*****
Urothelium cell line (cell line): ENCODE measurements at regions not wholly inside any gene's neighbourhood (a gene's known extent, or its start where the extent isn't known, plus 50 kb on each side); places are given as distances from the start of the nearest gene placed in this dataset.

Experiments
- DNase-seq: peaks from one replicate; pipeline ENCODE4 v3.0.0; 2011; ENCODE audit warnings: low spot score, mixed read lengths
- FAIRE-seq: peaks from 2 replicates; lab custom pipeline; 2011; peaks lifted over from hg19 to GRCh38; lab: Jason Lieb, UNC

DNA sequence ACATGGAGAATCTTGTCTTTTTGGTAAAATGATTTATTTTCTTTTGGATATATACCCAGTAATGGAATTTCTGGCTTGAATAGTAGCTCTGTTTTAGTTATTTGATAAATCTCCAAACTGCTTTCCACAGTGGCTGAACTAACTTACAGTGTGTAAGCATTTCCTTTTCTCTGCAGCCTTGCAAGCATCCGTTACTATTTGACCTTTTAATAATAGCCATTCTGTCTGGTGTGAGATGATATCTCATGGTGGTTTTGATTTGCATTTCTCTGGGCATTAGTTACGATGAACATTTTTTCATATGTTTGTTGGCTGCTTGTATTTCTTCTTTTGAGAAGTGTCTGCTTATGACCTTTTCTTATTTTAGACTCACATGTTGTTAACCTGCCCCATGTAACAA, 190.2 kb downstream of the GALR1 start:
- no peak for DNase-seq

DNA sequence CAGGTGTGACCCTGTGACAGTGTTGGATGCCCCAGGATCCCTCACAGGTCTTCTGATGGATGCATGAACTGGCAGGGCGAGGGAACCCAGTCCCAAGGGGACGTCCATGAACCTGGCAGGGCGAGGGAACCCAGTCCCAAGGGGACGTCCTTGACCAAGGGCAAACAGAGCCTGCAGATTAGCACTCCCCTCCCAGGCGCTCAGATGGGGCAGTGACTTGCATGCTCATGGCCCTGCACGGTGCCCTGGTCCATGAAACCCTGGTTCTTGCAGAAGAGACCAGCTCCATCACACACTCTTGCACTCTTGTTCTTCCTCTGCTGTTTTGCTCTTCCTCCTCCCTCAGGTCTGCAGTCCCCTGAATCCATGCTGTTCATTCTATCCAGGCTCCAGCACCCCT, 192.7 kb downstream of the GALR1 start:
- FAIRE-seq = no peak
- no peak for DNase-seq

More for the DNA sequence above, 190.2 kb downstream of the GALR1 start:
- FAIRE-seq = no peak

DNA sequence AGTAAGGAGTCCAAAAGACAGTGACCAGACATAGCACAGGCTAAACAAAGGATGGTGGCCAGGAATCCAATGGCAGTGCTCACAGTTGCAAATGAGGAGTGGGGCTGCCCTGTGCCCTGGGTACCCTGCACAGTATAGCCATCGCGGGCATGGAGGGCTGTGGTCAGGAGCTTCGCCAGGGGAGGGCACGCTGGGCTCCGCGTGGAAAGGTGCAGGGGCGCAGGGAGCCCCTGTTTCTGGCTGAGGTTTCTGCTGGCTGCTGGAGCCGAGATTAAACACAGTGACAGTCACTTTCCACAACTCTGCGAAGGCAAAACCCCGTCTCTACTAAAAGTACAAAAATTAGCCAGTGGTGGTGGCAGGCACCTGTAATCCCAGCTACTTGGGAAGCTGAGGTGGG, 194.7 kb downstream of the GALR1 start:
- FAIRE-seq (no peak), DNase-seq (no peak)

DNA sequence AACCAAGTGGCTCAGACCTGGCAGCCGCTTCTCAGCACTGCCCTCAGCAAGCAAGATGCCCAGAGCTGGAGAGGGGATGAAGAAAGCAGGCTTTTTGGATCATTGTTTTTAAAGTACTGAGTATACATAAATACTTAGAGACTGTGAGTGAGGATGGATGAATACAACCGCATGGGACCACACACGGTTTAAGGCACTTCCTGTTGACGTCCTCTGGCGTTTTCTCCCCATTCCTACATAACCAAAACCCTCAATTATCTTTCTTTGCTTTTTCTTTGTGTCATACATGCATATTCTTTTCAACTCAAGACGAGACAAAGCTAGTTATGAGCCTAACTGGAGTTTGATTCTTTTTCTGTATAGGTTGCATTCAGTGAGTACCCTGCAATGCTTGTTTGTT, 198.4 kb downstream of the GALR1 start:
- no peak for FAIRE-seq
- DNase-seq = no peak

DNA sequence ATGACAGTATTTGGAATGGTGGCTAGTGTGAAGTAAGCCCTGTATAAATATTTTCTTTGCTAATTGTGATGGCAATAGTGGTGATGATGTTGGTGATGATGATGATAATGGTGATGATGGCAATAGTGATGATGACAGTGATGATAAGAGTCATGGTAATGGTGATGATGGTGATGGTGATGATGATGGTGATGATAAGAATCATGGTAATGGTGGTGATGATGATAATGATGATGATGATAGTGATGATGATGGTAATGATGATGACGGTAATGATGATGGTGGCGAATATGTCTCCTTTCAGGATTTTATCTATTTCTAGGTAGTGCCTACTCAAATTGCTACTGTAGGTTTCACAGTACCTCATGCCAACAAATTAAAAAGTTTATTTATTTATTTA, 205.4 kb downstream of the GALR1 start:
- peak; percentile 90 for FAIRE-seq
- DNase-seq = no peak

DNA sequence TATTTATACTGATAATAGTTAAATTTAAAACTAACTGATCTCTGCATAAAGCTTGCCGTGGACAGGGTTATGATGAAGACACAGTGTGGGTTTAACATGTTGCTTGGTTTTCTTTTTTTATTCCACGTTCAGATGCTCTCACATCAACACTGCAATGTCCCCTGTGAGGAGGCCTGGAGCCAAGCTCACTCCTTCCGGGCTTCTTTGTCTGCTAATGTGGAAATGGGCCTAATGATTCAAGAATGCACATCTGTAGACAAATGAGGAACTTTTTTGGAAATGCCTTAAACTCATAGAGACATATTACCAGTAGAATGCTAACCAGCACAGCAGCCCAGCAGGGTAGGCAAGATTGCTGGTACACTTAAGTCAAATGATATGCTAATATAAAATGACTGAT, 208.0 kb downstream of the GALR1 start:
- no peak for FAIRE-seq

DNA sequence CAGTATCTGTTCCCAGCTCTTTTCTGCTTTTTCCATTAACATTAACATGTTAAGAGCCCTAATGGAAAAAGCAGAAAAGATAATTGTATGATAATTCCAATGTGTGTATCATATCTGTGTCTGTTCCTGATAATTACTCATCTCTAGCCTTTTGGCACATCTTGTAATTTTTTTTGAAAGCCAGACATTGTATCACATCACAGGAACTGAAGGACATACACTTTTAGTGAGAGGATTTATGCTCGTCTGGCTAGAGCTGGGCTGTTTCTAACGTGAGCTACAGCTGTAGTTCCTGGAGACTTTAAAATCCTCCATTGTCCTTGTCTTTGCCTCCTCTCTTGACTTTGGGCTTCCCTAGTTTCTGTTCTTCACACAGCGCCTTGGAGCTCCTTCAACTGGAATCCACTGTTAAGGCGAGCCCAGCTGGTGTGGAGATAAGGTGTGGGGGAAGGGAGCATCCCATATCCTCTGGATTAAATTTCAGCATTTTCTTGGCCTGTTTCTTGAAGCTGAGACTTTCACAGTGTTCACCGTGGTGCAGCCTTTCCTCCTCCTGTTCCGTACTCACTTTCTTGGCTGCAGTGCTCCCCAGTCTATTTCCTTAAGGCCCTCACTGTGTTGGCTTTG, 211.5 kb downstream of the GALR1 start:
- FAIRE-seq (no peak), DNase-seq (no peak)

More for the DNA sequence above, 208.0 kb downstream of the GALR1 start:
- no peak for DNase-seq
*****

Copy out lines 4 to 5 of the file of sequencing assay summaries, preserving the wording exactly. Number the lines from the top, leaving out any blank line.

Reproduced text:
- FAIRE-seq: peaks from 2 replicates; lab custom pipeline; 2011; peaks lifted over from hg19 to GRCh38; lab: Jason Lieb, UNC

DNA sequence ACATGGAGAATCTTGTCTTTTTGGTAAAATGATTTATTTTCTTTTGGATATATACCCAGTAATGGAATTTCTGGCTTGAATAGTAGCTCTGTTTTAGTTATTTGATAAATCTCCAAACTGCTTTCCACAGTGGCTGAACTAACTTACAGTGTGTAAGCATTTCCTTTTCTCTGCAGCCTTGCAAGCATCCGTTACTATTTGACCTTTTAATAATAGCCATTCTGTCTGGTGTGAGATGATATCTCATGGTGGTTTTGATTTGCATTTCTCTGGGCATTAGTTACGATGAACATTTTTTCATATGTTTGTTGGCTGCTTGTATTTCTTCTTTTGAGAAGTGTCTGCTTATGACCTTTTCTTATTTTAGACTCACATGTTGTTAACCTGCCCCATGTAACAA, 190.2 kb downstream of the GALR1 start: